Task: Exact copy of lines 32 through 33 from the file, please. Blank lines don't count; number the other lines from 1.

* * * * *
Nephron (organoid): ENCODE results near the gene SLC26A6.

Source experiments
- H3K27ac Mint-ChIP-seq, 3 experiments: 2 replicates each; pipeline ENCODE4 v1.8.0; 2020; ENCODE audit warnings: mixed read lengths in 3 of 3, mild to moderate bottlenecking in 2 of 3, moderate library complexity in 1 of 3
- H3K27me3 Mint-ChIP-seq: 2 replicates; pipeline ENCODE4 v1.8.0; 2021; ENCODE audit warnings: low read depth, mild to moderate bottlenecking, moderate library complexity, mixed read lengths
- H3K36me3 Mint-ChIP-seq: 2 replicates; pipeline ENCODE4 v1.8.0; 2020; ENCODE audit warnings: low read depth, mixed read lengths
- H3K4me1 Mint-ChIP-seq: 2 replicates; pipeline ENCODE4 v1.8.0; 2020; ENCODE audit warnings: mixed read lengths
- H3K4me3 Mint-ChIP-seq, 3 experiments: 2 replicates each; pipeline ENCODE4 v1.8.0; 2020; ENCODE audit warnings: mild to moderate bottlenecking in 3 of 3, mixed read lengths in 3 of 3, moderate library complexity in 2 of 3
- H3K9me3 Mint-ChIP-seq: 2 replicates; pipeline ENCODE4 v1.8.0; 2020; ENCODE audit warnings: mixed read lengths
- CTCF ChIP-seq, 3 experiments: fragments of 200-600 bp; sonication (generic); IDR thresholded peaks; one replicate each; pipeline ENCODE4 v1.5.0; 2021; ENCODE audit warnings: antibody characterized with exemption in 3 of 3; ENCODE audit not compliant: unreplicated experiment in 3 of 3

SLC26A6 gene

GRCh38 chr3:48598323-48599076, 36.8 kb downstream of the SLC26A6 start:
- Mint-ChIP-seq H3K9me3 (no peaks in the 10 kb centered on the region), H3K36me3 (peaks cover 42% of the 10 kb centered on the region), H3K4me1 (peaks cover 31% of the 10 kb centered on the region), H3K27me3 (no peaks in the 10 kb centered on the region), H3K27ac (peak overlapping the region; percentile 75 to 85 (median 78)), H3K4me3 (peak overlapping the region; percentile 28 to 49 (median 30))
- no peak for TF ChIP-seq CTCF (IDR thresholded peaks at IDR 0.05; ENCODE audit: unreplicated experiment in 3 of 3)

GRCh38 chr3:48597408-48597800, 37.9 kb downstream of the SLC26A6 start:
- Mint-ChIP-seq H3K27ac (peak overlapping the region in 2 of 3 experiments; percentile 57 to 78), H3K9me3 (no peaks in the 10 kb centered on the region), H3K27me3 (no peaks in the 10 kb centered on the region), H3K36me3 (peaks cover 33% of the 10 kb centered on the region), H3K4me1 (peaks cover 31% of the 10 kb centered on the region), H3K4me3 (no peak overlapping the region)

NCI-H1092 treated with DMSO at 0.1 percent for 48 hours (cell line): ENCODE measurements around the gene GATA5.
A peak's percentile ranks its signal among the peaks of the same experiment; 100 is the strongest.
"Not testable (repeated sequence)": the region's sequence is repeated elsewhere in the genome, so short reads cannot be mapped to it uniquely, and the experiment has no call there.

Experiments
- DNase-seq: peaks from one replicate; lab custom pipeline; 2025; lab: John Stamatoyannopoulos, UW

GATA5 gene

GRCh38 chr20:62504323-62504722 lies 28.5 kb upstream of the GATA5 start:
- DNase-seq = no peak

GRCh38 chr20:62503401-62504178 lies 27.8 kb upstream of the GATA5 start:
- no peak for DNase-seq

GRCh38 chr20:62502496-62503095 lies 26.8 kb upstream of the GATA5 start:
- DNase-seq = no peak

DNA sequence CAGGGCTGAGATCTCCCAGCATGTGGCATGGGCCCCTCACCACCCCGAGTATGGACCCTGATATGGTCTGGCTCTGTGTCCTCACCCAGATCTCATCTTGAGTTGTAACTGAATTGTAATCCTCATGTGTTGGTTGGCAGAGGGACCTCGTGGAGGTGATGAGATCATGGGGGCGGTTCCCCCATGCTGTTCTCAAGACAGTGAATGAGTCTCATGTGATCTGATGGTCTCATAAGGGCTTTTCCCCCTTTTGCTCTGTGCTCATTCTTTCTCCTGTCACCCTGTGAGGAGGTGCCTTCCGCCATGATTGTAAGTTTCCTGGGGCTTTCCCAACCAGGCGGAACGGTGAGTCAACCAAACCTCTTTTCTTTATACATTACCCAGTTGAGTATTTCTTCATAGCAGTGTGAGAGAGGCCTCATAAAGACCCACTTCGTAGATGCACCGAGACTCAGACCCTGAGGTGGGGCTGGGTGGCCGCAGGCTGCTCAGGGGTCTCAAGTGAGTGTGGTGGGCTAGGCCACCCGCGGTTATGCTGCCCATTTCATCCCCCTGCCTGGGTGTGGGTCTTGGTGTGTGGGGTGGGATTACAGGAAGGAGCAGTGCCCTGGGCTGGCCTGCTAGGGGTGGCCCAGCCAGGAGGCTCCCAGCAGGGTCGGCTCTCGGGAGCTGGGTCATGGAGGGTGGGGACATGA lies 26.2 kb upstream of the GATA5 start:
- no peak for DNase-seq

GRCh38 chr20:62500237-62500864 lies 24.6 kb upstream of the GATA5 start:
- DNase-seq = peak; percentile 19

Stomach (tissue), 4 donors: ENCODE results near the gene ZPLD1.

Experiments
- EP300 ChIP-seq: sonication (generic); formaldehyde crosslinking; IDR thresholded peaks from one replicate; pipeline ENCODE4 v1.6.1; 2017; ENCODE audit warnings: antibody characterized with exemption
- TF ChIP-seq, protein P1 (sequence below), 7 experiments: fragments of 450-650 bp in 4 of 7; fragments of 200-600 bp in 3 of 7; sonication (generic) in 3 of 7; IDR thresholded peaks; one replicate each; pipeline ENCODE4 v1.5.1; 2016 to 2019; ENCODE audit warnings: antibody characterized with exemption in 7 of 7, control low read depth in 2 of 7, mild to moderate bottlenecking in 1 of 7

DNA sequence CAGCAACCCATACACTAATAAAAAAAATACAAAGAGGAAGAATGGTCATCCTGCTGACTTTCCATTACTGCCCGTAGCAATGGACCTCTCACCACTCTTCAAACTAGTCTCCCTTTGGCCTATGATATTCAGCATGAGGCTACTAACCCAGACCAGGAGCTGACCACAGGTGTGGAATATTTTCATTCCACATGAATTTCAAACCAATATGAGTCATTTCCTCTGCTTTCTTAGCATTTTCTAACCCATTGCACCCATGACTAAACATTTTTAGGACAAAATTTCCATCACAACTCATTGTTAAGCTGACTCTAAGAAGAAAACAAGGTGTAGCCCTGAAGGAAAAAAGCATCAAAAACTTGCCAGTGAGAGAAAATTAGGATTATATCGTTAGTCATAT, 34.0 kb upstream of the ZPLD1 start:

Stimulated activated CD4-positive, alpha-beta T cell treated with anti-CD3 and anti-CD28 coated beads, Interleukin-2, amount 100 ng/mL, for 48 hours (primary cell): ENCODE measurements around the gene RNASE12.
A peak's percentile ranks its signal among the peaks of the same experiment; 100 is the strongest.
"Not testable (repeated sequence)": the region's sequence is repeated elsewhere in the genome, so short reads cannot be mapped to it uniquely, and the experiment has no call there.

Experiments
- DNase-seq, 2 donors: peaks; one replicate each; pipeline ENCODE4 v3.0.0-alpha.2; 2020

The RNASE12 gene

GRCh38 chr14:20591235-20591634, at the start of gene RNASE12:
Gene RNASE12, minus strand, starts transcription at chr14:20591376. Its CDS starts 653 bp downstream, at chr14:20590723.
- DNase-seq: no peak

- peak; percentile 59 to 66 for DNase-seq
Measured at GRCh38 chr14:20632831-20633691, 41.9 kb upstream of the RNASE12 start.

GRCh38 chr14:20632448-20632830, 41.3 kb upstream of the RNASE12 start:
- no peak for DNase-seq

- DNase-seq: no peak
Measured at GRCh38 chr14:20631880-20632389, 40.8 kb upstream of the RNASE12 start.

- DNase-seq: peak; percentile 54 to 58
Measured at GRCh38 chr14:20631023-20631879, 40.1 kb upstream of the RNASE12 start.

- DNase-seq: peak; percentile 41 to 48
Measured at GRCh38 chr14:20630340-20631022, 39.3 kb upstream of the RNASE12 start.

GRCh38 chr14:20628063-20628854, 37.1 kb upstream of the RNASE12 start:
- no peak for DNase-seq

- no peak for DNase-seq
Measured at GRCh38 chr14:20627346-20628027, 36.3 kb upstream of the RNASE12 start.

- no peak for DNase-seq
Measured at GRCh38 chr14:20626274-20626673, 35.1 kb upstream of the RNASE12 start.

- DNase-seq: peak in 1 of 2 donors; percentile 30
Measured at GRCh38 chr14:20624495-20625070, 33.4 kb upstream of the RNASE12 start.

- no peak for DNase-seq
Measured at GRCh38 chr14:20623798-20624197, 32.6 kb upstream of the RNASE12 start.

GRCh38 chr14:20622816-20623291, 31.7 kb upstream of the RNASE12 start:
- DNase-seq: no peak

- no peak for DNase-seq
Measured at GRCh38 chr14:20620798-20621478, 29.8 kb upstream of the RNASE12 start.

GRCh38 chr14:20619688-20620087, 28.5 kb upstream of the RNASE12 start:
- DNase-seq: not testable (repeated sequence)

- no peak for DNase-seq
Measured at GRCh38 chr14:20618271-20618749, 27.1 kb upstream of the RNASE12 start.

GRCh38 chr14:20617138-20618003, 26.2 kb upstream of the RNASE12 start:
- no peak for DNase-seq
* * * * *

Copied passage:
Stomach (tissue), 4 donors: ENCODE results near the gene ZPLD1.

Experiments